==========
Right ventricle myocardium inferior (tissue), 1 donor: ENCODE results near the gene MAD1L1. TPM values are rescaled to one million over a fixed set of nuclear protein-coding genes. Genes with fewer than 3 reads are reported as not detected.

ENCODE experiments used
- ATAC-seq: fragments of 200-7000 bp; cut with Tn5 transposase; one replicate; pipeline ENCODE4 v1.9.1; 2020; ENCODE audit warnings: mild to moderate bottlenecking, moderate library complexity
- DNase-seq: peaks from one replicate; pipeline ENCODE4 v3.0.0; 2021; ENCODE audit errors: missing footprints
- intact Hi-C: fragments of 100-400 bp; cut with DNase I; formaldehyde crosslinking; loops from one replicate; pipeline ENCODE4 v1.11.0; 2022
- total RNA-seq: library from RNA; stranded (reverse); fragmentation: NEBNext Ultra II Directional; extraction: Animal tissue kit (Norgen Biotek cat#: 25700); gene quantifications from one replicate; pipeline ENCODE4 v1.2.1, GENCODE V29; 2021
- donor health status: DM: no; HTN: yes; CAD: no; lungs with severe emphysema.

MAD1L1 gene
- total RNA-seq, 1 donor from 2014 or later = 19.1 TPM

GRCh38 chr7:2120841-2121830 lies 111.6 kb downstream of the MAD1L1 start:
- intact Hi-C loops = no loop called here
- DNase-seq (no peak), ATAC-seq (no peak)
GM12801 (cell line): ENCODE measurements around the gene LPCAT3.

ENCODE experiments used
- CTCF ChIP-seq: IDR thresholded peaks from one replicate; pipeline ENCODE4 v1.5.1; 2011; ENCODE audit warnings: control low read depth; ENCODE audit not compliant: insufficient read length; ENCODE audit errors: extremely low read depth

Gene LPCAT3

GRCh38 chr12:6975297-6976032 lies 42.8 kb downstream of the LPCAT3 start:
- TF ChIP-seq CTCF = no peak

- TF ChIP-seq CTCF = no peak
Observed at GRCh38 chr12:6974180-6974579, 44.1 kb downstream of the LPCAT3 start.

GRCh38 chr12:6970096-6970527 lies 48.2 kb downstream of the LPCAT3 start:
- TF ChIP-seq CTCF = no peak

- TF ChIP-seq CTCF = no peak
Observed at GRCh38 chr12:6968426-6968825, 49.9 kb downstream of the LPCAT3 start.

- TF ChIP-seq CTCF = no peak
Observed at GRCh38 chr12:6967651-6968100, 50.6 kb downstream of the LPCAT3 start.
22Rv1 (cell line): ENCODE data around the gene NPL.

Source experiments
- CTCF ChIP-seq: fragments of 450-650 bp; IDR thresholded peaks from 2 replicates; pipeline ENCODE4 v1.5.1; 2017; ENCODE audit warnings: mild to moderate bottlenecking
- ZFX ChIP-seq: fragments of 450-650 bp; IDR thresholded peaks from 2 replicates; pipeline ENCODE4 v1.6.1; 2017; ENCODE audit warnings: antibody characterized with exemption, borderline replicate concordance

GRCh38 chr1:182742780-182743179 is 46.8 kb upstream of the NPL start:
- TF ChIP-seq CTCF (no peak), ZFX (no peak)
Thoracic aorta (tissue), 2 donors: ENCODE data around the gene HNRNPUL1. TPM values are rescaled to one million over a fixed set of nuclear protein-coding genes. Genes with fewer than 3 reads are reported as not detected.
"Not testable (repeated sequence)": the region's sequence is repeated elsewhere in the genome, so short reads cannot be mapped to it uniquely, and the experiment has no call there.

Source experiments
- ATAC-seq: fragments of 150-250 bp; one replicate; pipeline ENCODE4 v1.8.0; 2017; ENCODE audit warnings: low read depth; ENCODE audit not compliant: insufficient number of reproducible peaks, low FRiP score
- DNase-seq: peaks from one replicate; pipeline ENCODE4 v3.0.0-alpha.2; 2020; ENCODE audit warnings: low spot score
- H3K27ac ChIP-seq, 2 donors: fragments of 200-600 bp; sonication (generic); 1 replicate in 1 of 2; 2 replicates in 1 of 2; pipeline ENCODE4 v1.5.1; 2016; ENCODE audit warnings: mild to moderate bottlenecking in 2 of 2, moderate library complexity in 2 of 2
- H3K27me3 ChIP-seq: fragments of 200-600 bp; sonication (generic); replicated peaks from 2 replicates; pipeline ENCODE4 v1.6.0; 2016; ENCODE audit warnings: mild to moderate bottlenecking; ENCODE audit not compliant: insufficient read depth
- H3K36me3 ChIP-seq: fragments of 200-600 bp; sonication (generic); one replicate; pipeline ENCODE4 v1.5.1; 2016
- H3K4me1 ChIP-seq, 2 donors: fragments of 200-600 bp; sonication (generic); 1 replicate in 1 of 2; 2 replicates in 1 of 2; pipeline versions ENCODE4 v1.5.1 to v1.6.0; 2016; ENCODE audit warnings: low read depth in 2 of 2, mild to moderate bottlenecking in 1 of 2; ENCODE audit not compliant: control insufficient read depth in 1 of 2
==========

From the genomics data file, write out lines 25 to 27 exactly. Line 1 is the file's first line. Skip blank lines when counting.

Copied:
- TF ChIP-seq CTCF = no peak
Observed at GRCh38 chr12:6967651-6968100, 50.6 kb downstream of the LPCAT3 start.
22Rv1 (cell line): ENCODE data around the gene NPL.